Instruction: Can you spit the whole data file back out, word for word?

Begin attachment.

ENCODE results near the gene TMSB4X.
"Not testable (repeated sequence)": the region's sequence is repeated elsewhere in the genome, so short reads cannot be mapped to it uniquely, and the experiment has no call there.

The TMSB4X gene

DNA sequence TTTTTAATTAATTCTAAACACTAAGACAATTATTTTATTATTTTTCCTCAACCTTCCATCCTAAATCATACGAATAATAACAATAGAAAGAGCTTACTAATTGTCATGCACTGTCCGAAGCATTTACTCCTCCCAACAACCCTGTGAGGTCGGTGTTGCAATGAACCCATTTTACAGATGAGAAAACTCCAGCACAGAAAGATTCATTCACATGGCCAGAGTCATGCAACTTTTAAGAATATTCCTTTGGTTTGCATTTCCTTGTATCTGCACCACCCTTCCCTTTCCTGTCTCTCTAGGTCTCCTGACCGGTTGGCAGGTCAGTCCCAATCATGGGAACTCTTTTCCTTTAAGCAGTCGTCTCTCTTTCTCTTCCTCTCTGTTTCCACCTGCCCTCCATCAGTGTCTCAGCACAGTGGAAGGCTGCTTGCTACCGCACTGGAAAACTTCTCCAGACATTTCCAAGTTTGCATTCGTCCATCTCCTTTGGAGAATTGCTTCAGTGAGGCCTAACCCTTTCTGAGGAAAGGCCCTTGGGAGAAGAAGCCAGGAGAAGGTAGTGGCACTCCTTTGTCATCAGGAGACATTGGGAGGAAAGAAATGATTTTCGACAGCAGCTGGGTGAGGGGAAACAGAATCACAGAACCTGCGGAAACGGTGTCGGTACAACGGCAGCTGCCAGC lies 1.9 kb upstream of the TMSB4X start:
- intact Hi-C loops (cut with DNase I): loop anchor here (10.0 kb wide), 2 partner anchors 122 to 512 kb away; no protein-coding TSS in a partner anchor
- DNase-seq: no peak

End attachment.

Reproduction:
ENCODE results near the gene TMSB4X.
"Not testable (repeated sequence)": the region's sequence is repeated elsewhere in the genome, so short reads cannot be mapped to it uniquely, and the experiment has no call there.

The TMSB4X gene

DNA sequence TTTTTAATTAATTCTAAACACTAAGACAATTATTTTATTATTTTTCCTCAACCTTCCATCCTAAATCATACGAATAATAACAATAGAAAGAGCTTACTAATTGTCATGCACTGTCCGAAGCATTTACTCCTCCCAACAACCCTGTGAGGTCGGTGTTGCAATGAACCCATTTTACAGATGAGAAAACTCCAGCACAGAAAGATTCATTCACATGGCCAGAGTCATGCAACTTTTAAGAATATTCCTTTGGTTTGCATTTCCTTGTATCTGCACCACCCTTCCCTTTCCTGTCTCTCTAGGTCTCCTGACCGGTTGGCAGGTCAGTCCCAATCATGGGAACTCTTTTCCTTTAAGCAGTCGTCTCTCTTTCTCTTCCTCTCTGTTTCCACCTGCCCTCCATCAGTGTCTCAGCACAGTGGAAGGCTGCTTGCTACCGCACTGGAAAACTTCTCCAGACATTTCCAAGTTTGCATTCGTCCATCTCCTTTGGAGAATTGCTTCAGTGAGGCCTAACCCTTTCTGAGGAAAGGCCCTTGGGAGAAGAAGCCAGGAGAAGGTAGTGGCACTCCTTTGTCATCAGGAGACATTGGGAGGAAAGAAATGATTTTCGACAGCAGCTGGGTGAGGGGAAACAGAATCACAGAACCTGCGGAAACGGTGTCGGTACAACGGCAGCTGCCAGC lies 1.9 kb upstream of the TMSB4X start:
- intact Hi-C loops (cut with DNase I): loop anchor here (10.0 kb wide), 2 partner anchors 122 to 512 kb away; no protein-coding TSS in a partner anchor
- DNase-seq: no peak